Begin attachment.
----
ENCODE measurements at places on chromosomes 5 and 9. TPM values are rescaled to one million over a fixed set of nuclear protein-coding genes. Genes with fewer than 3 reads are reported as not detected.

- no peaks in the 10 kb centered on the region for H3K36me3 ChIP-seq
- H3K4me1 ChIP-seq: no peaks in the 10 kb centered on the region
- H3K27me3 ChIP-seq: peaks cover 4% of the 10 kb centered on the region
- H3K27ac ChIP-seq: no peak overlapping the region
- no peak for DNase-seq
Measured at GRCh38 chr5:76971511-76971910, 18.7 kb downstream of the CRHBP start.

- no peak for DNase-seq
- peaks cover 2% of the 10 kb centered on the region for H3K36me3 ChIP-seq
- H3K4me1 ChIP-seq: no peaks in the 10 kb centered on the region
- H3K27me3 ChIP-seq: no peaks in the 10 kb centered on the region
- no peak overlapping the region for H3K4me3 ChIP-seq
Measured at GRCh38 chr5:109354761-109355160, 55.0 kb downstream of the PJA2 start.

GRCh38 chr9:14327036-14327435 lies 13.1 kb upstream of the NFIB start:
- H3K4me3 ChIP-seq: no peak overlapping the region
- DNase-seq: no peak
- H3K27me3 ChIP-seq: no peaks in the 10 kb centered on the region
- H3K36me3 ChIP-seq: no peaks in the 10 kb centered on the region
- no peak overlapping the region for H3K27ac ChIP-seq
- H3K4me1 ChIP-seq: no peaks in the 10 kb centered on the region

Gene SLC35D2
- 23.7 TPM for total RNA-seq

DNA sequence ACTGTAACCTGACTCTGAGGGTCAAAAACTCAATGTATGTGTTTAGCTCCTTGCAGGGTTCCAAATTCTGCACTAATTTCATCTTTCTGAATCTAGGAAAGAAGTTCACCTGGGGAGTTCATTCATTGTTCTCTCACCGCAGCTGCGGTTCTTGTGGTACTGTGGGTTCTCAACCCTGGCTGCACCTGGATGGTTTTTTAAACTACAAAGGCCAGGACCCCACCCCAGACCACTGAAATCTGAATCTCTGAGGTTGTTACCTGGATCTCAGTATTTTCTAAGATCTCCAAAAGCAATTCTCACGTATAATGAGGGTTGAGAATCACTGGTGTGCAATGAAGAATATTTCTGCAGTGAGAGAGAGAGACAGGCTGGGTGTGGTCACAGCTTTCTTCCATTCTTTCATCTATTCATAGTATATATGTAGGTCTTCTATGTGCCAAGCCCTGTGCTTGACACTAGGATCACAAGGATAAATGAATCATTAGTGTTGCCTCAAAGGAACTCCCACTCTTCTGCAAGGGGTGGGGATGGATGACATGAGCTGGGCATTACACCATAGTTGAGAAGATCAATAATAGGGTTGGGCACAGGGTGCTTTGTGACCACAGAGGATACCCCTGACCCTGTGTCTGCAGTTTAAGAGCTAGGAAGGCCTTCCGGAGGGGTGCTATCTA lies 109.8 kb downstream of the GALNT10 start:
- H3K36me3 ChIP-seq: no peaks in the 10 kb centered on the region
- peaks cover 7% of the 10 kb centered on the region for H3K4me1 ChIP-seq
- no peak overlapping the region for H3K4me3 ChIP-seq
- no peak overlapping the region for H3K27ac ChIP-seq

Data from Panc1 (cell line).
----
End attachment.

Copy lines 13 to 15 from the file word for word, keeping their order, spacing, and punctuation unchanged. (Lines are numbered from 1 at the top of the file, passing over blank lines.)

Measured at GRCh38 chr5:109354761-109355160, 55.0 kb downstream of the PJA2 start.

GRCh38 chr9:14327036-14327435 lies 13.1 kb upstream of the NFIB start:
- H3K4me3 ChIP-seq: no peak overlapping the region